To use an analogy from business, you want to be focused on making money rather than acquiring praise. Of course, acquiring praise and feeling good about what you do are important and nice perks. However, if your business is not making any money, then the latter perks do not really matter.

Whether you like it or not, money is a measurement that allows you to know if your business is improving or not improving. Getting more reps in a workout, using more weight, getting more done in less time, are all forms of progress measurement.

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In addition to being focused on the results, you want to be focused on the most efficient path to the result. If you can achieve a goal in three weeks with three workouts per week rather than six, why do six? Why do more, if you are not going to get improved results?

Sure, the extra work is worth applying for an improved outcome, but not for the same outcome or worse yet an inferior outcome. If you just focus on being process-oriented when you run a business, you will have the illusion that you are improving but will not necessarily have the results for it. Focus on achieving results and measuring your work and you will have no doubt that you are moving forward.


Mistake #3
Lack Of Focus

Ever get excited about one thing, and then two minutes later, forget about it and get excited about something else? Sure, all of us probably have at some point. Regardless, to get good at something you have to put in some time.

People that get bored easily are most likely people that fail often. Staying on course takes focus and discipline and the ability to manage boredom. I think that failing at everything is more boring then getting good at a few things.

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Now when it comes to training programs, there are a lot of options and it can be difficult to pick one. Regardless, it is critical that you do exactly that and stick with one program for at least three weeks. Just make sure that you have a clear idea of what the program that you pick entails.

If you are going to start a high volume training regimen, make sure that you do it at a time in your life in which you are sleeping well, have time to eat well, and have time to train consistently. If you have a lot of stress in your life and an erratic schedule, pick a program that is more appropriate for that situation.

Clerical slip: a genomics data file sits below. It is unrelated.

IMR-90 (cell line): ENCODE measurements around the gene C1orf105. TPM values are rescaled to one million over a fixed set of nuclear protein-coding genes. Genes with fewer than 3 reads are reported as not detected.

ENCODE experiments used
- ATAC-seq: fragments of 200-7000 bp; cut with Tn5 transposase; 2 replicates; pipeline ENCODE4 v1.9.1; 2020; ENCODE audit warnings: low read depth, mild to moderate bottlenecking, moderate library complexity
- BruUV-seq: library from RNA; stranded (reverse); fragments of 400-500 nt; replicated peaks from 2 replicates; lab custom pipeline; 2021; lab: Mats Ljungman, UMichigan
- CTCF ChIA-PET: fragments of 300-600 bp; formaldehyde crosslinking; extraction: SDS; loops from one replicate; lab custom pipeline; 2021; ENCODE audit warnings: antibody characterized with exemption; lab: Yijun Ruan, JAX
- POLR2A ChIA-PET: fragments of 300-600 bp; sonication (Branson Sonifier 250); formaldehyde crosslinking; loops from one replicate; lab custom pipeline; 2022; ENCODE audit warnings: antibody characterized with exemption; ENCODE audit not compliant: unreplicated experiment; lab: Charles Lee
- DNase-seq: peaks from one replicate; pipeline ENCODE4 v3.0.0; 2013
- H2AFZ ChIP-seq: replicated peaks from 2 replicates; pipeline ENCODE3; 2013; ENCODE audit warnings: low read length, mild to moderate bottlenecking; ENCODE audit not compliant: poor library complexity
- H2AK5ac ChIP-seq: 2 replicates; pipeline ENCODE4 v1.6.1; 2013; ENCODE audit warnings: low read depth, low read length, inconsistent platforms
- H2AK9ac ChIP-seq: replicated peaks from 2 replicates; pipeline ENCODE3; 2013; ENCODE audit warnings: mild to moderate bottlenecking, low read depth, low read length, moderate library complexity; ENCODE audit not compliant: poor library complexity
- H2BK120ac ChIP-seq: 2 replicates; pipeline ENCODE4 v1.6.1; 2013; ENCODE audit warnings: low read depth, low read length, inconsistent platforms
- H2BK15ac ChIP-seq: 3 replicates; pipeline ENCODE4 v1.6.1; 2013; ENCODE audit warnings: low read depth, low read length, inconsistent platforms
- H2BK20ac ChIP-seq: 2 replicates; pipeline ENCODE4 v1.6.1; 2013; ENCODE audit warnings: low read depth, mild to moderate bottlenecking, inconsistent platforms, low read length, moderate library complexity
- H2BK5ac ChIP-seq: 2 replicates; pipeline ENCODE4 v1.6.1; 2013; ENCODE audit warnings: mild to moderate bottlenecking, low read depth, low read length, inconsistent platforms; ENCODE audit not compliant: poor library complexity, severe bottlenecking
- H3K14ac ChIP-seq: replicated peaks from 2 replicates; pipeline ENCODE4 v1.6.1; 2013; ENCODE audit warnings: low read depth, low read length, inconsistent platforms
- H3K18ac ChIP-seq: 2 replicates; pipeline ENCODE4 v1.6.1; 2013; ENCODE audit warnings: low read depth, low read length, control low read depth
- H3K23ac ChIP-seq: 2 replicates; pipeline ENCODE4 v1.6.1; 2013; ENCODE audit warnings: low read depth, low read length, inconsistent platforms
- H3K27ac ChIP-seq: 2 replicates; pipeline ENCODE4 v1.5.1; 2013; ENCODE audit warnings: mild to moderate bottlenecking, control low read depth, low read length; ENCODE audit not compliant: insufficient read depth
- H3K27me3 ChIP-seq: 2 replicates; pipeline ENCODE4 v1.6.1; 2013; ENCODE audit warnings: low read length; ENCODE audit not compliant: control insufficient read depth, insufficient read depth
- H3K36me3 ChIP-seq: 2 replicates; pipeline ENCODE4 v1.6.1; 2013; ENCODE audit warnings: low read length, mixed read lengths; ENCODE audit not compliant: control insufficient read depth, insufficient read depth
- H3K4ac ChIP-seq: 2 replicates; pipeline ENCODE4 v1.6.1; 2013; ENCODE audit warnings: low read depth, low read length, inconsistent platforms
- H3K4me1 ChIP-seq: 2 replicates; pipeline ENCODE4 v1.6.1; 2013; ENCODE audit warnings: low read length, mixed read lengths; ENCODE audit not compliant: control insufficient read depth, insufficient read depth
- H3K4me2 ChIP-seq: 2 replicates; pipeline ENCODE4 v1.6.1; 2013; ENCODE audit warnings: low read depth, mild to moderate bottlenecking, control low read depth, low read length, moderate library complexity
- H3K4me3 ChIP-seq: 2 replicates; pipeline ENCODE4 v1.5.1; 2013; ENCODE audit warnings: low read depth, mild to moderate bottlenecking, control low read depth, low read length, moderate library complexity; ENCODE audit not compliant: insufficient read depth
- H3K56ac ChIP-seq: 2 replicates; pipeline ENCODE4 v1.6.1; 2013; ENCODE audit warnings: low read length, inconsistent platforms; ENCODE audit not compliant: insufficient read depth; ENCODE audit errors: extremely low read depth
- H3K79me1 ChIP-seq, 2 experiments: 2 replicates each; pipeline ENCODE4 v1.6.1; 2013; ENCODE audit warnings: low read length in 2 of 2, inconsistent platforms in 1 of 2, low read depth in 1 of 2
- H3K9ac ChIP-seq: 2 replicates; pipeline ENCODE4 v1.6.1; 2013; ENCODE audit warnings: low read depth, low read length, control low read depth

WHAT'S YOUR GOAL

What Is Your Goal?
Is Your Goal Not Listed? Click Below To Learn More About Goal Setting.

Once you get started, stick with the program for a while. Pick one goal, accomplish it and then move on. You should know exactly what you are going to do at 90% of your workouts and what the end result is. Going to a job and punching in hours might work for nine to fivers, but will not work for training.

Do not start a workout without knowing what you are trying to accomplish. Do not start a set, without knowing how many reps you are going for. Just remember that lack of focus and lack of discipline will equal lack of results.

Imagine opening a bike shop and then closing it the next day and deciding to sell lampshades instead. Then a week later, you decide that you want to be a personal trainer. Chances are high that you will fail at everything that you try, as you do not have the focus and discipline to finish what you start.

If you change your mind every two minutes in business, you inevitably go under. It will not be a question of if, but a question of when. Training is not any different. Know the target, and go after it until it is achieved. Then switch gears. Remember that it is easy to start a project and much harder to finish what you start.

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Mistake #4
Assuming Training Has To Be Complicated To Be Effective